[EQUATION]

where the [FORMULA] are constant weights. Applying PCA as above to each of the Stokes parameters one can readily show that

[EQUATION]

where the dimensions of the Stokes eigenfeature vectors [FORMULA] may differ. We now need to search four databases to find the closest points (with consistent model parameters) on four model manifolds [FORMULA].

Any observed spectra will produce a model solution using this approach, and one must be sure that the solution is physically meaningful. One way to test this would be to reject solutions where the distance to each model manifold exceeds some prescribed threshold. There is, of course, the risk that the model itself is inadequate, but that is a problem faced by any inversion method. An interesting possibility might be to use the solution found by PCA inversion to initialise a non-linear least squares inversion procedure. Assuming the PCA solution is near optimality, one might expect rapid convergence. However this is not guaranteed, given the unknown topology of the error surface.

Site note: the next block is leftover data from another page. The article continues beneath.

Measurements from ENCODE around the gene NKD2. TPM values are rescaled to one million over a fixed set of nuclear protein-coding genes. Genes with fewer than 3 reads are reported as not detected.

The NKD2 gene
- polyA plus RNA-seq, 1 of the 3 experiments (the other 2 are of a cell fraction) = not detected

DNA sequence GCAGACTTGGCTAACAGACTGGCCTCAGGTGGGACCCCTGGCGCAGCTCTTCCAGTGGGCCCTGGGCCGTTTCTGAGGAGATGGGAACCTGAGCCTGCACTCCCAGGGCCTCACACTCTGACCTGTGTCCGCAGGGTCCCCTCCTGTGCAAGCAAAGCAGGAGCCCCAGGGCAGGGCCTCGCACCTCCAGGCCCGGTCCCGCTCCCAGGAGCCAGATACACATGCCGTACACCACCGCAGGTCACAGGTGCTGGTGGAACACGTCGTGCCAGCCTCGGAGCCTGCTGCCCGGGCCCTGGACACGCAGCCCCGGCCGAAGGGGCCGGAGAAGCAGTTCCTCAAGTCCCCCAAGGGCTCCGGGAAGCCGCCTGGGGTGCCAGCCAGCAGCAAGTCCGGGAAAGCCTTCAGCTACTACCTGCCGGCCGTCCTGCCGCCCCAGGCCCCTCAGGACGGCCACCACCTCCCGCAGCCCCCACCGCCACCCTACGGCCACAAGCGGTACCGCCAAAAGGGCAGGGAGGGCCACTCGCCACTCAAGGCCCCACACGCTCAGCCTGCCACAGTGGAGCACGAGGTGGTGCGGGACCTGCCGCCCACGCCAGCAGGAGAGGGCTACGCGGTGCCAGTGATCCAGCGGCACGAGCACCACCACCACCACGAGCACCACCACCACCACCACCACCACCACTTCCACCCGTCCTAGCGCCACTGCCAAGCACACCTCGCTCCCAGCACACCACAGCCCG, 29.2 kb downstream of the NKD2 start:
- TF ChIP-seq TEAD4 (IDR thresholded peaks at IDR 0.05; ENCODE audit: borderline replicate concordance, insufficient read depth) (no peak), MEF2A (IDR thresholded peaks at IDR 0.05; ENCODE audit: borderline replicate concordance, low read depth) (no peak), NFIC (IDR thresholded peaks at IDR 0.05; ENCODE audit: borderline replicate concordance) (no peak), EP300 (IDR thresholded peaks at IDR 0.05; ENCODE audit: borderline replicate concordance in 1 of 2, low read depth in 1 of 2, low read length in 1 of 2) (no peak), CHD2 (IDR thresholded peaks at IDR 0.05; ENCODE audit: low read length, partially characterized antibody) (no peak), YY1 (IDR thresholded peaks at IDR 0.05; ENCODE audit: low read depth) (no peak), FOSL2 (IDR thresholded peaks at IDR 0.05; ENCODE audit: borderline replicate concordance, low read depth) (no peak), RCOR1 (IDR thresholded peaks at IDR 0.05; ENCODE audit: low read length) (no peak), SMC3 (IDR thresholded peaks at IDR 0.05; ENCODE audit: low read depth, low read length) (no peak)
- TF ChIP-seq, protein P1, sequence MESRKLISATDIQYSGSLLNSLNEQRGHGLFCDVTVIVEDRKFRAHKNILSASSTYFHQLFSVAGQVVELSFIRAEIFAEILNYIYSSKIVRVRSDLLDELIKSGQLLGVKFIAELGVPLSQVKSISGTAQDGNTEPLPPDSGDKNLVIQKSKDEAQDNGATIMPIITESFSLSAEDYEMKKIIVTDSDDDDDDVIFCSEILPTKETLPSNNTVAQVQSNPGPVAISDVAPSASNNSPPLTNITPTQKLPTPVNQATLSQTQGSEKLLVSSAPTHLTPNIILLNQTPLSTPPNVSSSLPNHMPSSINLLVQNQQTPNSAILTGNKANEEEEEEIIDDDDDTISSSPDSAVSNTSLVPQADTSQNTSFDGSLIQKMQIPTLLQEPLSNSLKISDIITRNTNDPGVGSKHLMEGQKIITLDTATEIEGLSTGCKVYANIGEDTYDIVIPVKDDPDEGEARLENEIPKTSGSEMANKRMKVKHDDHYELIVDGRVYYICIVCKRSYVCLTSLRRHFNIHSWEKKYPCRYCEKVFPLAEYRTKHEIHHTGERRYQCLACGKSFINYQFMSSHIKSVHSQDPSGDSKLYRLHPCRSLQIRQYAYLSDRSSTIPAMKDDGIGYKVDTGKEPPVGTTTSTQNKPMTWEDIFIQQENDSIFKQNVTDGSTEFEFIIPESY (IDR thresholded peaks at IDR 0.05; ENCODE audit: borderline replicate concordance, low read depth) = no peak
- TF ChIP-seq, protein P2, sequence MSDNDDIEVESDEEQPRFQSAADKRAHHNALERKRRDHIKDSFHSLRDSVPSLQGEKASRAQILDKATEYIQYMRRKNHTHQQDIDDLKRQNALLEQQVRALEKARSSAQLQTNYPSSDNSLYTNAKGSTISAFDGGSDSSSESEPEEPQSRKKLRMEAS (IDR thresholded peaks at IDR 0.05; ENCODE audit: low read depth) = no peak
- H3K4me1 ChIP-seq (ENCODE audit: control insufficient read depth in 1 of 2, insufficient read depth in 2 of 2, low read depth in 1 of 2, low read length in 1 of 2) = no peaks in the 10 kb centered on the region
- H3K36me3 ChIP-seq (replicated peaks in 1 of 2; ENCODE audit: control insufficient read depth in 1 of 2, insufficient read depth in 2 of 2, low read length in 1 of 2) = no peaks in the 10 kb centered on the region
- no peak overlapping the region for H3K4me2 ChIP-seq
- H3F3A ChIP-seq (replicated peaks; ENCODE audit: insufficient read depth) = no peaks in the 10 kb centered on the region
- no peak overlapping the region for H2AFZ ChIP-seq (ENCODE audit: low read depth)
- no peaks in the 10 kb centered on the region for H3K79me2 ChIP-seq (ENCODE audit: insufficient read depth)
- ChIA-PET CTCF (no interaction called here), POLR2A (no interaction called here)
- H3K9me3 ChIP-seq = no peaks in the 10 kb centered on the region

As shown in Sects. 3 and 4, the eigenfeatures are smooth functions of the model parameters , so it should be easy to augment the eigenfeature databases by dense re-sampling using spline interpolation. This is the method adopted by Nene & Nayar (1996) in their computer vision application of PCA. A potential advantage of this smoothness is that it may not be necessary to compute extremely large training databases; all that might be needed is to choose model parameters which lead to eigenfeature vectors that are well distributed on the model manifold. Nene & Nayar describe a fast binary search algorithm for handling large databases.

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© European Southern Observatory (ESO) 2000

Online publication: March 9, 2000